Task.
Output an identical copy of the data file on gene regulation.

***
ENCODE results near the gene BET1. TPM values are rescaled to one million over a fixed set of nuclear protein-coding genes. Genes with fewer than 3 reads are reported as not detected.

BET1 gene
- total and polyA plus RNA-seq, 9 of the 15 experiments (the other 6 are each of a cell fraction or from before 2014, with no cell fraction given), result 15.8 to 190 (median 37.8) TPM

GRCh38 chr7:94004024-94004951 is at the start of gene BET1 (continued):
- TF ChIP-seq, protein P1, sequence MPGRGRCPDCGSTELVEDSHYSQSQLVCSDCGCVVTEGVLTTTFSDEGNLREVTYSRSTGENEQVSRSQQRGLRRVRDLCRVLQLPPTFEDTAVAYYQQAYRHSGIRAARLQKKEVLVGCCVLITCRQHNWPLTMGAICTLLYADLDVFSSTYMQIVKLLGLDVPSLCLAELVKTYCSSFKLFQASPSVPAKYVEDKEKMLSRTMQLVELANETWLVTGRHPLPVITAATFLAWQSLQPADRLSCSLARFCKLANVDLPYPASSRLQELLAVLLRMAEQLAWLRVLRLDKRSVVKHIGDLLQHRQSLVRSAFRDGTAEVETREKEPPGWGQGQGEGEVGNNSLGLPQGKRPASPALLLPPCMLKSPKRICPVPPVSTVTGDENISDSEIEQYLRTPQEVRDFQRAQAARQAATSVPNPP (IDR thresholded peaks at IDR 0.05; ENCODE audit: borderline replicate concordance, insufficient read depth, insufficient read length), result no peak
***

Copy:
ENCODE results near the gene BET1. TPM values are rescaled to one million over a fixed set of nuclear protein-coding genes. Genes with fewer than 3 reads are reported as not detected.

BET1 gene
- total and polyA plus RNA-seq, 9 of the 15 experiments (the other 6 are each of a cell fraction or from before 2014, with no cell fraction given), result 15.8 to 190 (median 37.8) TPM

GRCh38 chr7:94004024-94004951 is at the start of gene BET1 (continued):
- TF ChIP-seq, protein P1, sequence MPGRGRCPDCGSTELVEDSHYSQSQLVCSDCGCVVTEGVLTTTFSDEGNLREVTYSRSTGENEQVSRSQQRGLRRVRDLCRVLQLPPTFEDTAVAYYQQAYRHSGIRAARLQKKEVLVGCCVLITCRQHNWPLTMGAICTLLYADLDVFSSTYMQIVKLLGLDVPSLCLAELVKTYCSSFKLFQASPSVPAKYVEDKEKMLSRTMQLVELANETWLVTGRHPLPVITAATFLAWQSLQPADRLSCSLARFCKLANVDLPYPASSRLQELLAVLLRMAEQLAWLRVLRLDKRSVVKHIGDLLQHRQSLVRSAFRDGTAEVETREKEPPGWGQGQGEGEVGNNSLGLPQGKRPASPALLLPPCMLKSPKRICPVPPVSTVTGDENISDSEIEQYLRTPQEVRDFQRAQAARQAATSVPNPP (IDR thresholded peaks at IDR 0.05; ENCODE audit: borderline replicate concordance, insufficient read depth, insufficient read length), result no peak